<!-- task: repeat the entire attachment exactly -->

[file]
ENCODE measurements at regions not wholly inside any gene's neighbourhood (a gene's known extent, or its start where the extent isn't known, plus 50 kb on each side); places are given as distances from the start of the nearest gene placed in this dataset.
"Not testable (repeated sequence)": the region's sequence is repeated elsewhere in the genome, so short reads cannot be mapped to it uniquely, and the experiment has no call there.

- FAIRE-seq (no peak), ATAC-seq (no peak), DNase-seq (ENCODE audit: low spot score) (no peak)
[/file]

ENCODE measurements at regions not wholly inside any gene's neighbourhood (a gene's known extent, or its start where the extent isn't known, plus 50 kb on each side); places are given as distances from the start of the nearest gene placed in this dataset.
"Not testable (repeated sequence)": the region's sequence is repeated elsewhere in the genome, so short reads cannot be mapped to it uniquely, and the experiment has no call there.

- FAIRE-seq (no peak), ATAC-seq (no peak), DNase-seq (ENCODE audit: low spot score) (no peak)